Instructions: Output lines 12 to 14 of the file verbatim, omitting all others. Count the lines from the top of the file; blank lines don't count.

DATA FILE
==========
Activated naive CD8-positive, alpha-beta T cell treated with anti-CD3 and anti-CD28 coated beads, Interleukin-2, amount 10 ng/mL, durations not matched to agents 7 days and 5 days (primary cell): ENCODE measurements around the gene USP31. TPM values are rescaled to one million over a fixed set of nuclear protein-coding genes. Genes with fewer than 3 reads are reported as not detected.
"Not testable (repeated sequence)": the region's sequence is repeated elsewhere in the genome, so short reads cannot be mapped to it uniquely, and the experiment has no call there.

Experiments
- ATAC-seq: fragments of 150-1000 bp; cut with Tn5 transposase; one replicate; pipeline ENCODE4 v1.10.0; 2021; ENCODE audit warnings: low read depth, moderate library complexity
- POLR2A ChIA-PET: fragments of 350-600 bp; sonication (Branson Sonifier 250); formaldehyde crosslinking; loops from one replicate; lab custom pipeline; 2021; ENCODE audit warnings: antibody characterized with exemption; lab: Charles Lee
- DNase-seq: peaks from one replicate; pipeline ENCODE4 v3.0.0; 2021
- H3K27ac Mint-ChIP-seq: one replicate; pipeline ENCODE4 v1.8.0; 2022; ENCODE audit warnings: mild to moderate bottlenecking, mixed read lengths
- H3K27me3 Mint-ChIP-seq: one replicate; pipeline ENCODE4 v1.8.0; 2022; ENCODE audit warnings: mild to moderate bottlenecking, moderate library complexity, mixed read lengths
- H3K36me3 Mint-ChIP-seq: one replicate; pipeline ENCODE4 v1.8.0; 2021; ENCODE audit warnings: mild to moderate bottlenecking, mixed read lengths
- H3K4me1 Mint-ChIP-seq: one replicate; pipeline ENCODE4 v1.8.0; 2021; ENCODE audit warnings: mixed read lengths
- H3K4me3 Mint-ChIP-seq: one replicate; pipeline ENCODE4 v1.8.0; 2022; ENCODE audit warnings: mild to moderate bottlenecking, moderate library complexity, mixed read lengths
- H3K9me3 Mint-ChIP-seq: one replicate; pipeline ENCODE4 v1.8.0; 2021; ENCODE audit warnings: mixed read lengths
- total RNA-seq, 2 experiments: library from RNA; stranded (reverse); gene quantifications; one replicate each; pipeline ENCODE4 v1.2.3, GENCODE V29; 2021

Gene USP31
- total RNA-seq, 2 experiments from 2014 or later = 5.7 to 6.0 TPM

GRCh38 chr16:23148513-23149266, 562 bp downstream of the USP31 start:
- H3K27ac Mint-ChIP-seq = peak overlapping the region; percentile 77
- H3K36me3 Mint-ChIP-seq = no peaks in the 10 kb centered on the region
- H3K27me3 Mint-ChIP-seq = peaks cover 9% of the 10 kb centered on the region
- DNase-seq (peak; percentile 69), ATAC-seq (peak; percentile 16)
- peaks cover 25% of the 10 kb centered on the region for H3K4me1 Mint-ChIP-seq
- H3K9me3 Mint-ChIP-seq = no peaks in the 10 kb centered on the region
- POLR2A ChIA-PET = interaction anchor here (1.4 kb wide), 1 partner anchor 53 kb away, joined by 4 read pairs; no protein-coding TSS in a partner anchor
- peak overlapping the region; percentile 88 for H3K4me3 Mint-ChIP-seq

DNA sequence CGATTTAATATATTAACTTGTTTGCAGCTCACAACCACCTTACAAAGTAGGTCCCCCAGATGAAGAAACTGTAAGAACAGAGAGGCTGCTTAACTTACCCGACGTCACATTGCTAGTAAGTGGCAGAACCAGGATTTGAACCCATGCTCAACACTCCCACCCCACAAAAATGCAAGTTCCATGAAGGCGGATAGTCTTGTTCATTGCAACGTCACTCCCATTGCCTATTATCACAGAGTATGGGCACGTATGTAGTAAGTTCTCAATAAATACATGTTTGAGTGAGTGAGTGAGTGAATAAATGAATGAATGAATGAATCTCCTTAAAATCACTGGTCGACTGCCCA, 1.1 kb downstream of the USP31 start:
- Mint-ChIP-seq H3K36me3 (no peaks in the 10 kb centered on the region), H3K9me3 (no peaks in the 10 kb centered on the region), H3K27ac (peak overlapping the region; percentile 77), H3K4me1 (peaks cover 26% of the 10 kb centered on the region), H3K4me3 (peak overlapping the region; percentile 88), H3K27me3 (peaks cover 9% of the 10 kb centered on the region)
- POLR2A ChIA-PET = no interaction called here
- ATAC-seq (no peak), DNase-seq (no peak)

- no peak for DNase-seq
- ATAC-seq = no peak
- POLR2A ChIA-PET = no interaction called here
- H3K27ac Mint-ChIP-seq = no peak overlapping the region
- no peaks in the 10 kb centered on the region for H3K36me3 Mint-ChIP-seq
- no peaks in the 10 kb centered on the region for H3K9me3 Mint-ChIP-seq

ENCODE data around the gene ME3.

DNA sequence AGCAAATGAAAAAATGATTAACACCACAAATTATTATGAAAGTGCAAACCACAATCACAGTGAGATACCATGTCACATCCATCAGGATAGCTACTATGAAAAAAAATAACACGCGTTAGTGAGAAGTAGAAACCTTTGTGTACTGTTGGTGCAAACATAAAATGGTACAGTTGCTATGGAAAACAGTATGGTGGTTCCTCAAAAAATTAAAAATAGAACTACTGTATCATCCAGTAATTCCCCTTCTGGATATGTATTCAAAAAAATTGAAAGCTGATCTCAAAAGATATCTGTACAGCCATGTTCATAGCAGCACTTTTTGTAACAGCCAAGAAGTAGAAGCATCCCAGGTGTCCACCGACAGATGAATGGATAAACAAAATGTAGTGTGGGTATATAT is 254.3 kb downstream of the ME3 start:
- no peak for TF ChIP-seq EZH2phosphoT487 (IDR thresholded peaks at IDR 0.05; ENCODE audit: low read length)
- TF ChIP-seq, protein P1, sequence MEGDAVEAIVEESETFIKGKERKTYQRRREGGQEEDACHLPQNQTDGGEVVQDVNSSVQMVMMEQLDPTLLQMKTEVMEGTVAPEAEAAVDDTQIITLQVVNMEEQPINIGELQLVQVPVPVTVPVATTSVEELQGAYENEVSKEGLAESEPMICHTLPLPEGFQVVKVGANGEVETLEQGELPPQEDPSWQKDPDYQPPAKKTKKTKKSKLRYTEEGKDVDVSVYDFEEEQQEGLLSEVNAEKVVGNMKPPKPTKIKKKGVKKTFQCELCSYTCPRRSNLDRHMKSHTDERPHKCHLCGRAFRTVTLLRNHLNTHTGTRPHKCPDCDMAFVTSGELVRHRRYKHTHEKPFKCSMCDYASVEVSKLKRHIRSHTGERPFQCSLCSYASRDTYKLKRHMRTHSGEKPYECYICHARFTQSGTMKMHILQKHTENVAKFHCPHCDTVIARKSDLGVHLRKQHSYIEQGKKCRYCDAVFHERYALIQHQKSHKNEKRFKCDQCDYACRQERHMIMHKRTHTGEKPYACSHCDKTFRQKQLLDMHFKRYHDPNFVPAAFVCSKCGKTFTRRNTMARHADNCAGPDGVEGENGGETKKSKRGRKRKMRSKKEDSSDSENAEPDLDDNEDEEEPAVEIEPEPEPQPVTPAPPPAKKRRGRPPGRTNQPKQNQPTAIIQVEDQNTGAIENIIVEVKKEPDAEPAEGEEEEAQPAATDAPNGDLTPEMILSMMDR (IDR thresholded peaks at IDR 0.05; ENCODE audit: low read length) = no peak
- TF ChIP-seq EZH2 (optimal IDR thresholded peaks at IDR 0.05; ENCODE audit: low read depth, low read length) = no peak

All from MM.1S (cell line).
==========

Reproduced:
- H3K9me3 Mint-ChIP-seq: one replicate; pipeline ENCODE4 v1.8.0; 2021; ENCODE audit warnings: mixed read lengths
- total RNA-seq, 2 experiments: library from RNA; stranded (reverse); gene quantifications; one replicate each; pipeline ENCODE4 v1.2.3, GENCODE V29; 2021

Gene USP31